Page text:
What could threaten life then? Surely an event of systems running the world leaving us would create a void so big that any attempts to plug it would be akin to papering plaster over a breached hull. We might not all drown, but the ship is going to sink eventually. This event, termed technology singularity, has been the focus of some of the top minds currently, and a consensus of a date around 2040.Like Sam Huntington’s Clash of Civilisation, another hypothesis that predicts the coming of religious destruction on a scale never seen before.I always think that I am fortunate because I live in one of the most exciting periods of life, while I can’t say for the future I have no complaints of being in the crossroads of a civilisation going from good to great yet facing threats never seen before.

In Her, all that knowledge, possibly a gap of thousands of years on the scale of human learning would be lost. Yet I liked how in the face of danger one still can be optimistic, and as Theo would ask, but where are you going? Samantha would put it- It’s not of the physical world and a little hard to explain, but if you ever get there, come find me. I believe that someday we can, and we will, that in adversity we find strength, to overcome all odds against us.

“Come find me when you get here, nothing will ever pull us apart.”

Love is a struggle. And as Theo would say, it is okay to feel that way of being in a perpetual state of lovesick without being heartbroken, of crying for ladies, only to be rebuffed by an alien kid who calls him a giant pussy, as if appearing vulnerable to your emotions are a form of weakness that we cannot admit. From a point of an alien perspective viewing Earth, you do need a weird warped wry sense of humour to digest it; humans incapable of admitting their love and vulnerability to each other.

Especially if you are falling in love with artificial intelligence. Just kidding. But seriously, what is? When I first heard about the movie, I thought it was plain stupid, that no one could or would ever fall in love with his computer. When I finished that movie, I was in love and slightly heartbroken.And that prejudice has gone and since replaced with a tinge of anger at that childishness, of gaining a pre-notion before even understanding the subject matter- Are A.I truly inferior because they are not on a physical plane?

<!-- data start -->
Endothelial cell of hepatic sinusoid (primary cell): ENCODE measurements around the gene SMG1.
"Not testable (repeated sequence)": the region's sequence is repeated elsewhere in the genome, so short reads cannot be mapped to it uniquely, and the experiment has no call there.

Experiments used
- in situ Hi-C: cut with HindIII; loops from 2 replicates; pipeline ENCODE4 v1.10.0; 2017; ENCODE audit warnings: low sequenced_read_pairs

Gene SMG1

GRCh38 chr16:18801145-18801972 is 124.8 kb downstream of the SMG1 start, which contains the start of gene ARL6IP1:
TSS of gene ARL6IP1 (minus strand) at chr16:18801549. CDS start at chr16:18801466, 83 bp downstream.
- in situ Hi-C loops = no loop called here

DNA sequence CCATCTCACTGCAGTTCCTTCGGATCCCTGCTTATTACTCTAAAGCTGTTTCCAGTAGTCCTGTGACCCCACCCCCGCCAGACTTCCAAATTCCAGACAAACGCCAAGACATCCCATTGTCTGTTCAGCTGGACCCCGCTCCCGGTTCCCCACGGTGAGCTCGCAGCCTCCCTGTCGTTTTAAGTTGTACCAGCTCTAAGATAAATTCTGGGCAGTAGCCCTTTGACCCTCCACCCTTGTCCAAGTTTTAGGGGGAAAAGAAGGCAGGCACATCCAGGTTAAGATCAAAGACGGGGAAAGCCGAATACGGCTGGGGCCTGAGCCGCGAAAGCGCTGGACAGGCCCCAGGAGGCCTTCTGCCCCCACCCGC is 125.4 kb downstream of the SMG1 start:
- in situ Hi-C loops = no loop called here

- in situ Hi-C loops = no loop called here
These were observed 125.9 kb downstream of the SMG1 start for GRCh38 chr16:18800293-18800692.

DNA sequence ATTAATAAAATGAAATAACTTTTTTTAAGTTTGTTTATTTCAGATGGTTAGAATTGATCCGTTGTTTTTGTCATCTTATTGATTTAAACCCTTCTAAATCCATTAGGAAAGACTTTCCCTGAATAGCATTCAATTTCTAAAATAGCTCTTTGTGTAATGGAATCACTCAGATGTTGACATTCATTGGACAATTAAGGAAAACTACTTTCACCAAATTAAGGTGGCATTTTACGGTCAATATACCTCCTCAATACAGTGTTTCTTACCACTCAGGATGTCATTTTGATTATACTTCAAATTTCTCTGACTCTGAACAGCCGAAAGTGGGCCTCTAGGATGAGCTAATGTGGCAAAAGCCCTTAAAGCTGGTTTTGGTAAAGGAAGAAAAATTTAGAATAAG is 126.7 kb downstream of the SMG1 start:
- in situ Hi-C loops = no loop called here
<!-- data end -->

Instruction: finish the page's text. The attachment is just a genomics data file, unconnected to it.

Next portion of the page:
That was the initial premise, and it was perfect how Spike Jonze crafted and altered that premise as the movie moves along. First we see Samantha sobbing of wanting to be there beside Theo, culminating in a crux of hiring a body substitute and a final realisation that it is a humanistic desire transplanted on her, and we see a sudden turnabout and the perfect transformation in the picnic where she jostled about her ability of being ethereal, unknowingly and unintentionally shaming and putting down her human counterparts. Well played, Spike.

It is all this pre-notion and precognition that is the fallacy of men, judgemental narrow cynics divided by racism, sexism, classism, lookism, homophobic, xenophobic, religion and status. Yet we forgot that we are all unified by love and an inherent need for social and emotional support, and we are perfectly capable of loving them all, and as Samantha would say- but the heart’s not like a box that gets filled up, it expands in size the more you love.

Love is pure, indeed.

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Published in: on May 28, 2015 at 7:22 am  Leave a Comment